The Department of Health and Human Services Office of Inspector General (OIG) has offered several new points of guidance for medical device manufacturers in the process of designing patient subsidies for clinical research studies. Released on June 4 2015, Advisory Opinion 15-07 indicates that clinical studies involving subsidies paid to patient participants are less likely to violate the federal Anti-kickback Statute or the federal prohibition on beneficiary inducements if:
- the subsidies serve to protect the study's methodological integrity;
- the study is designed in consultation with the Centres for Medicare and Medicaid Services (CMS); and
- the study delineates specific patient enrolment criteria and physician protocols.
The requestor, a medical device manufacturer, developed a clinical study involving use of its specialised instrument in a spinal procedure called percutaneous image-guided lumbar decompression (PILD). The study was designed in consultation with the CMS following an announcement from the CMS that it would allow for coverage of the manufacturer's procedure under the Coverage with Evidence Development Programme. According to the advisory opinion, the study was designed to test the effectiveness of the manufacturer's instruments in the PILD procedure. The study would consist of a controlled double-blind trial, with 80 patients assigned to a treatment group and another 40 patients assigned to a control group for which no therapeutic treatment was performed (characterised by OIG as "sham procedures").
The requestor proposed to provide two types of subsidy to patients participating in the study:
- It proposed to cover the co-payments for all Medicare beneficiaries enrolled in the study on the grounds that leaving the treatment group to cover their own co-payments would compromise the study's design by revealing which patients were in the treatment group and which were in the control group.
- It proposed to pay the costs of the PILD procedure for any control-group participant who was deemed a failure at the end of the study, but who still wished to undergo the procedure. The requestor justified this second set of subsidies on the grounds that they were necessary to incentivise adequate levels of patient participation.
The OIG concluded that the proposed arrangement did not raise a significant risk of violating the Anti-kickback Statute or the beneficiary inducement prohibition, finding as follows:
- The OIG took comfort from the fact that the study was in line with CMS policy goals because it was designed in consultation with the CMS under the Coverage with Evidence Development Programme and because the results would assist the CMS in determining whether PILD is reasonable and necessary for purposes of eligibility for broader Medicare coverage.
- The OIG reasoned that the purpose of the subsidies was not to induce or reward healthcare referrals, but rather to protect the study's integrity and encourage adequate levels of patient participation. However, the OIG did strongly suggest that the arrangement may have violated the Anti-kickback Statute if the manufacturer had intended the subsidies to induce or reward such referrals.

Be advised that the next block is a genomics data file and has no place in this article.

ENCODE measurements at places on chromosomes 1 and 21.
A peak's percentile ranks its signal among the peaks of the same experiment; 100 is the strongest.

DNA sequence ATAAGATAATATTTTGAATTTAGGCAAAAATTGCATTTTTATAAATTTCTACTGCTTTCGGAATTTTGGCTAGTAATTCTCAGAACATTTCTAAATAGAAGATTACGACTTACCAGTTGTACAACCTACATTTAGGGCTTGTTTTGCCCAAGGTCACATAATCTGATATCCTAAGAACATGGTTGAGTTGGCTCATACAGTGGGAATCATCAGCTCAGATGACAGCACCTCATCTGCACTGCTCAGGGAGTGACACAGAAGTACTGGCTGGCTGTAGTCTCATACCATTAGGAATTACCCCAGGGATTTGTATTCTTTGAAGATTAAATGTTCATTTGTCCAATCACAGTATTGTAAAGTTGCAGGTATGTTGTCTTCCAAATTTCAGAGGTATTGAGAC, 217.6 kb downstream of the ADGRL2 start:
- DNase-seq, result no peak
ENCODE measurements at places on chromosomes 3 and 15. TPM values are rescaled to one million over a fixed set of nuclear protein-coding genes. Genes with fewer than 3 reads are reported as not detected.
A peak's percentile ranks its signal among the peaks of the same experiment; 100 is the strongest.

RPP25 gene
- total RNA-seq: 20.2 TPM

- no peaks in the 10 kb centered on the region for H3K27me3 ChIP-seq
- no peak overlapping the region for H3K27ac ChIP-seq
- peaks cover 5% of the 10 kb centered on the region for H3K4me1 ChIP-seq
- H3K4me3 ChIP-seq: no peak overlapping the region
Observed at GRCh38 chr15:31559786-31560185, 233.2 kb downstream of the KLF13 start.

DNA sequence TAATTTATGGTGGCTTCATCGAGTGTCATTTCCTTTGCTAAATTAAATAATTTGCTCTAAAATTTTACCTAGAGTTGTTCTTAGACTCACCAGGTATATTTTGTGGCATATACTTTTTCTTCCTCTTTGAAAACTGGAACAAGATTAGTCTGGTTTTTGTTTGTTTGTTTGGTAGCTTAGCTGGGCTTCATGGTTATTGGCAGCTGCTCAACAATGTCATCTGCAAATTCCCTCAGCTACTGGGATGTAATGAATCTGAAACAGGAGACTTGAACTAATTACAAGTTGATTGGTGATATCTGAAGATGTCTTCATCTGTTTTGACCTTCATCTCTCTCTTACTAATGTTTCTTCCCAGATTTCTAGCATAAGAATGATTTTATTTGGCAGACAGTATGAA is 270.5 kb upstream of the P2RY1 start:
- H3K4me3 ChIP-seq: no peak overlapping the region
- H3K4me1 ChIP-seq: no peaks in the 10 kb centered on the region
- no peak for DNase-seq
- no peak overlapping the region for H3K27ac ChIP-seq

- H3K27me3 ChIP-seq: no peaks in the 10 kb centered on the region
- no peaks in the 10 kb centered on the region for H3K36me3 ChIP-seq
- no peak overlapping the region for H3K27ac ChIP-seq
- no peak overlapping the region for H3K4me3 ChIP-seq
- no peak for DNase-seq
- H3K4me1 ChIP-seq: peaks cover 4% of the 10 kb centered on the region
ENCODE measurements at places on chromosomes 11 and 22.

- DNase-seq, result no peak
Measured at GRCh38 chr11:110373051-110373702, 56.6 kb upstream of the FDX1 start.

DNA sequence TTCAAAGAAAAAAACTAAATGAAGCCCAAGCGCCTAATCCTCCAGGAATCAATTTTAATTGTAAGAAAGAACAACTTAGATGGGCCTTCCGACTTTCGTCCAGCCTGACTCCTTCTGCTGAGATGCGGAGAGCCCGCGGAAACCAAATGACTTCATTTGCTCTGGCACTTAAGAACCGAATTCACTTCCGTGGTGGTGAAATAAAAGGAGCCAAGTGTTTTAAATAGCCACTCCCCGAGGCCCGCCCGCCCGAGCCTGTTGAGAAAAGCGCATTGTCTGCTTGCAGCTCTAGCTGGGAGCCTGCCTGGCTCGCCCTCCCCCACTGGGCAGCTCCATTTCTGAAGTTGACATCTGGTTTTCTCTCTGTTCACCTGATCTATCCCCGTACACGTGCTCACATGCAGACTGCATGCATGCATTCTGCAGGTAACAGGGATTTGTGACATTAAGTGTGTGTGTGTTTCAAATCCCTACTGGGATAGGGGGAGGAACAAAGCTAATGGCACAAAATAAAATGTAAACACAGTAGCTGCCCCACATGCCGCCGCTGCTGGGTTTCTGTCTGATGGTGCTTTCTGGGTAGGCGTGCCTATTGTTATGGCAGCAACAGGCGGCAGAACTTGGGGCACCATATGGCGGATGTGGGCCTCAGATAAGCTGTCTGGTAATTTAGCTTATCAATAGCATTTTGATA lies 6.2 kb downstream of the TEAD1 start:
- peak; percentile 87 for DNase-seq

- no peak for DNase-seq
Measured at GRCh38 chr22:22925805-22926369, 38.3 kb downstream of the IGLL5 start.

- The proposed arrangement would not operate in conjunction with any other arrangement with patients, physicians or other parties in a manner resulting in referrals or induced use of the PILD procedure for non-study purposes.
- The OIG indicated that the enrolment criteria and physician protocols detailed in the study, as well as the limitation of subsidies to a small, pre-determined number of patients, minimised the risk of increased costs to the federal healthcare programmes.
In its analysis, OIG did not specifically address the federal prohibition on routine waivers of co-payments.
Designing subsidy programmes for clinical studies
The advisory opinion suggests that there are pathways for medical device manufacturers to design subsidies for clinical studies reimbursed by the federal healthcare programmes without violating the Anti-kickback Statute or beneficiary inducement prohibition. First, it is critical that any subsidies provided serve the objectives of the study itself, such as by protecting the integrity of the study's methodology or incentivising an appropriate level of patient participation, rather than serving as impermissible inducements to principal investigators, their institutions or patients. Further, the OIG appears to view favourably consultation with and subsequent approval of the study from the CMS, certainly under the Coverage with Evidence Development Programme, but perhaps under other circumstances as well. Finally, the OIG appears to have a positive view of subsidy programmes in which the manufacturer has thoughtful and appropriate patient enrolment criteria as well as participating physician protocols.
While the OIG may continue to scrutinise subsidies paid to clinical study patients going forward, Advisory Opinion 15-07 at least provides some points of guidance that should inform the design of any future subsidy programmes.
For further information on this topic please contact James Stansel at Sidley Austin LLP' s Washington DC office by telephone (+1 202 736 8600) or email (firstname.lastname@example.org). Alternatively, contact Meenakshi Datta or Catherine Y Starks at Sidley Austin LLP's Chicago office by telephone (+1 312 853 7000) or email (email@example.com or firstname.lastname@example.org). The Sidley Austin website can be accessed at www.sidley.com.
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